ETFs have been available in the United States since 1993 and are an alternative to mutual funds that trade just like stocks. But a decision earlier this year from the U.S. Securities and Exchange Commission could broaden their appeal even more.
An ETF is a "basket" of stocks that by itself trades on an exchange just like an individual stock. ETFs contain the assets of large or small companies, real estate investment trusts, international stocks, bonds and even gold.
For instance, an investor can buy every stock of the S&P 500-under the SPY ticker symbol-with one purchase rather than individually buying certain shares on the index. The advantage is exposure to the entire market without assuming the risk of a single stock.
That's particularly important in today's volatile market, said Keenan Hauke, CEO of local money manager Samex Capital Advisors. Purchasing a broker-dealer ETF would make more sense than separately buying shares of, say, Lehman Brothers or Goldman Sachs.
"You lost money, but you didn't get wiped out," he argued.
Many of Hauke's colleagues share his excitement. Sixty-seven percent of 840 wealth managers identified ETFs as the most innovative investment vehicle of the last two decades, according to a survey this year from State Street Global Advisors in Boston and The Wharton School at the University of Pennsylvania.
And 60 percent said ETFs have changed the way they build investment portfolios.
The number of ETFs has grown to roughly 600, trading a combined average of more than a billion shares a day. Cost, trading and tax advantages make them an attractive investment option.
Like stock purchases, ETFs require little broker oversight, which translates into cheaper fees. Annual fees for ETFs are as low as 0.09 percent of assets, compared with the typical mutual fund fees of 1.4 percent. Like a stock, though, ETF investors still must pay a commission.
Another big difference between mutual funds and ETFs is the way they are traded. ETFs can trade midday while mutual funds cannot. Traditional mutual funds take orders during trading hours, but the transactions actually occur at the close of the market. The price they receive is the sum of the closing-day prices of all the stocks in the fund. In contrast, ETFs trade throughout the day and allow an investor to immediately lock in a price for the stocks.
But the SEC decision bridges some of the differences between mutual funds and ETFs by allowing ETFs to be actively traded like mutual funds. In the survey conducted by State Street and The Wharton School, 27 percent of planners think actively traded ETFs present the greatest potential for ETF growth.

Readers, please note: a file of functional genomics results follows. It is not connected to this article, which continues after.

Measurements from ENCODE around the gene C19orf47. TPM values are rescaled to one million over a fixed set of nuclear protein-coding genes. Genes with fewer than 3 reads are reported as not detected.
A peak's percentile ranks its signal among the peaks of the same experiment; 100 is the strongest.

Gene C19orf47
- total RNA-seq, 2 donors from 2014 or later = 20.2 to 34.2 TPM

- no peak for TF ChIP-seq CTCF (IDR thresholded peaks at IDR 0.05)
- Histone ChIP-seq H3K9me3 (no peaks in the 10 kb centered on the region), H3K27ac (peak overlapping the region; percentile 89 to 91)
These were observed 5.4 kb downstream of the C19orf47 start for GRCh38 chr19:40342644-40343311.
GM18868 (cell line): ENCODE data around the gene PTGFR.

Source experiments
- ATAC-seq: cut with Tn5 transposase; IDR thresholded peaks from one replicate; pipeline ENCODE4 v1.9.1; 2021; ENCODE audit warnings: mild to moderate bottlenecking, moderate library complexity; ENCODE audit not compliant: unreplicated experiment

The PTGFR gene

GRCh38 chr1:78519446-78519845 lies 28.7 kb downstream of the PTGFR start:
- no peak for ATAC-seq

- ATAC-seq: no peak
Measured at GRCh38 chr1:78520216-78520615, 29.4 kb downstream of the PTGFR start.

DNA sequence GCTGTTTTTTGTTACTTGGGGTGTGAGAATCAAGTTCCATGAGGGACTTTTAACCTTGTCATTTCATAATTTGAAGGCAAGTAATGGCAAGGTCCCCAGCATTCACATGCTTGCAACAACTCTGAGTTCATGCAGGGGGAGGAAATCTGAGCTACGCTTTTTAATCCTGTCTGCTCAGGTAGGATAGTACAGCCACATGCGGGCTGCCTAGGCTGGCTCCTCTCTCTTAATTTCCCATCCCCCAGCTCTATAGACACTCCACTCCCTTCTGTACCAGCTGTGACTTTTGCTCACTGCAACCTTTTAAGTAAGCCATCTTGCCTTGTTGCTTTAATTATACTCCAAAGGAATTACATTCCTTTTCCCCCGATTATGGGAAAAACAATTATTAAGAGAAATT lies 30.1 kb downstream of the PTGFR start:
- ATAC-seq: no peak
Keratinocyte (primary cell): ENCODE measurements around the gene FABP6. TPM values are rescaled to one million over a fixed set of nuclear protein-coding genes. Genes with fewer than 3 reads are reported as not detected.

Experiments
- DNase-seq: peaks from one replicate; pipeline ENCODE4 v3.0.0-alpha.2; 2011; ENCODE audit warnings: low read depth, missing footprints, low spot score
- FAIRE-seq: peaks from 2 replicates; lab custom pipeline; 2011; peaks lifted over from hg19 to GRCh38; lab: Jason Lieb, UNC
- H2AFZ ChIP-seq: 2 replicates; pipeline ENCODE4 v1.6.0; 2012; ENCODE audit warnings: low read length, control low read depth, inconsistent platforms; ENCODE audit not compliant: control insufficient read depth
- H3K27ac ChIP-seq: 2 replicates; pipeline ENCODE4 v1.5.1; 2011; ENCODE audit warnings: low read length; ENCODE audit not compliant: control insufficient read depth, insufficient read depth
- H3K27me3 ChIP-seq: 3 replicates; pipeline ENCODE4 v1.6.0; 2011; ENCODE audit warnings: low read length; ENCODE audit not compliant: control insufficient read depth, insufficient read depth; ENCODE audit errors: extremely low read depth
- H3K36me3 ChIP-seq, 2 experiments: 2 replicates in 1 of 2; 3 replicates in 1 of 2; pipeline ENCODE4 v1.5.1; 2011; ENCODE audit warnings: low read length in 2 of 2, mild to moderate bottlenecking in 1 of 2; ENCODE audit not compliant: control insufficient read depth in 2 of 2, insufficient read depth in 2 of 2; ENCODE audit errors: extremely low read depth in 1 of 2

Others aren't so sure. That's because the majority of traditional mutual funds don't even beat the market, and most actively managed ETFs likely won't either, experts say.
Samex Capital has no plans to buy or sell active ETFs and instead is sticking with traditional versions that Hauke thinks ultimately could become the preferred method of investing.
"The performance of the mutual funds is miserable compared to the benchmark," he said, "which is why they're ready to be put out to pasture."
Still, investors should be careful when considering investment options, said Juli Erhart-Graves, president of locally based Worley Erhart-Graves Financial Advisors. She likes the diversification ETFs offer, but doesn't recommend them to all clients.
"My biggest warning is that they shouldn't be used over mutual funds in every situation," she said.
Chris Cooke, managing director of investments at locally based Cooke Financial Group, expressed caution as well. He said ETFs should not be viewed as a "panacea" for investors.
"What's in the basket is what counts," he said. "It depends on what basket you're buying. It may not be as diverse as you think."
While only 27 percent of planners are encouraged by the potential for actively traded ETFs, even more-43 percent-think the future of ETFs is in 401(k) plans.
Hauke has established a 401(k) plan using ETFs and could be the first adviser in the state to do so. Concept Packaging & Design, a distributor of custom packaging products in Long Beach, Calif., is his only client to so far to test the waters. Calls to the company were not returned.
Pension plans are a $4.5 trillion business, and ETF providers consider the area to be the last untapped market for the funds. Their low cost and fee transparency are attractive fits for 401(k) plans.
The hurdle that keeps ETFs from retirement plans is that they're traded throughout the day, like stocks, making seamless recordkeeping difficult.
Though Hauke is not about to push the option on employers, he considers ETFs an "absolute no-brainer."